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    Volume 78-1 out now!

    This issue invites you into the world of work and human resources, with articles on teleworking, robotization and communities of practice. Enjoy your reading!

  • Professors Gould and Joullié

    Congratulations to Professors Joullié and Gould!

    A big congratulations to the Director of our review, Professor Anthony M. Gould and to editorial board member, Professor Jean-Etienne Joullié who were placed second for the 2023 Academy of Management Annual General Meeting Outstanding Article Divisional Award announced in Boston in August, for their paper published in the Academy of Management Learning and Education, 21(2): Having nothing to say but saying it anyway: Language and practical relevance in management research.

  • Campus Hiver

    RIIR in one minute

    Watch this short video that introduce the journal, its recent accomplishments and our future ambitions!

Equal Education, Unequal Jobs: College and University Students with Disabilities

Equal Education, Unequal Jobs: College and University Students with Disabilities

Jennifer Stewart and Saul Schwartz

Volume : 73-2 (2018)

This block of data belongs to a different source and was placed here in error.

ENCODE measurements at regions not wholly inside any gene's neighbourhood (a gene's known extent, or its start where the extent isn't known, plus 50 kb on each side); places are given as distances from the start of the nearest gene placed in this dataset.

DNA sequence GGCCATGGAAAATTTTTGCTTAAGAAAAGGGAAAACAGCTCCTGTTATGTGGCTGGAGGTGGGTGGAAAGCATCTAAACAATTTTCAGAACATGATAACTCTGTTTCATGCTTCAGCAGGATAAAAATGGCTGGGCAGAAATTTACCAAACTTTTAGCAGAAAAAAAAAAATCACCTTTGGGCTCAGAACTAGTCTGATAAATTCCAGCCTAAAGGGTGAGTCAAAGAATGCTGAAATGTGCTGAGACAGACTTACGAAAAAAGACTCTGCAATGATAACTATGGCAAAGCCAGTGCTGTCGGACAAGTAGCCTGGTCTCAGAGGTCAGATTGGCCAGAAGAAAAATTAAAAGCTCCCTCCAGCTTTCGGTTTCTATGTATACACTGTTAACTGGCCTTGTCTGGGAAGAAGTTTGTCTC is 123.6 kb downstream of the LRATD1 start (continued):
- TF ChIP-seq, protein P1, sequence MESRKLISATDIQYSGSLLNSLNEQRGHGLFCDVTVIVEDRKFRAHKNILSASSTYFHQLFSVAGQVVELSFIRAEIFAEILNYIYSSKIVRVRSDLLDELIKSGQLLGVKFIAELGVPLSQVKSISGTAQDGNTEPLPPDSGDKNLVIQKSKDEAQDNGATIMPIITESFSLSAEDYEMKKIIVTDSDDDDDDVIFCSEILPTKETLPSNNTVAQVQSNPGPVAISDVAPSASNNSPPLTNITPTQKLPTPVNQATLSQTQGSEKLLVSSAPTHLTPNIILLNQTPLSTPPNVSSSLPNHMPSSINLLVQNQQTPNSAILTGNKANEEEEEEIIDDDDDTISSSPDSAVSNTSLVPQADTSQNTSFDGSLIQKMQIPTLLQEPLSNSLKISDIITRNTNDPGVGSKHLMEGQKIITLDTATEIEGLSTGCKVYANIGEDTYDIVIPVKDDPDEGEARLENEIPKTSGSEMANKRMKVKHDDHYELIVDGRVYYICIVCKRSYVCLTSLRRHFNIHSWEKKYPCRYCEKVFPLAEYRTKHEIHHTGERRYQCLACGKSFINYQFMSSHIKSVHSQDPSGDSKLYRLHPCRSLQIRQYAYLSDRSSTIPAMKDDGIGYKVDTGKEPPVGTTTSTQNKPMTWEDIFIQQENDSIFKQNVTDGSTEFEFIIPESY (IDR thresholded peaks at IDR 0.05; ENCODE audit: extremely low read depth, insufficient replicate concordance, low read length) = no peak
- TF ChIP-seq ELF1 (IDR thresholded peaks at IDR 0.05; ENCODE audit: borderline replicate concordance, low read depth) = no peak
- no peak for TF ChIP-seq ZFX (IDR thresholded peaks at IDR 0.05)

Are students with a permanent disability more likely to drop out of post-secondary education than students without a permanent disability? Once they are out of postsecondary education, do their experiences in the labour market differ? Answers to these questions are necessary to evaluate current policies and to develop new policies.

This paper addresses these two questions using a unique data set that combines administrative records from the Canada Student Loans Program with survey responses. Our measure of permanent disability is an objective one that requires a physician’s diagnosis. The survey data supply information on the students’ education and labour market status.

Simple descriptive statistics suggest that, compared to students without a permanent disability, students with a permanent disability are equally likely to drop out of postsecondary education, but less likely to be in the labour force and more likely to be unemployed. We use propensity score matching to address potential selection into the group of students who documented their disability. The results using propensity score matching are consistent with the descriptive statistics.

Our story is one of an underpublicized success—the rising number of students with disabilities in postsecondary institutions and their equal likelihood of graduation—and a persistent problem—the continued disadvantage that people with disabilities, even those with the same educational attainment as people without disabilities, face in the labour market.

Keywords: postsecondary education, student with disability, dropout, labour market outcomes, unemployment.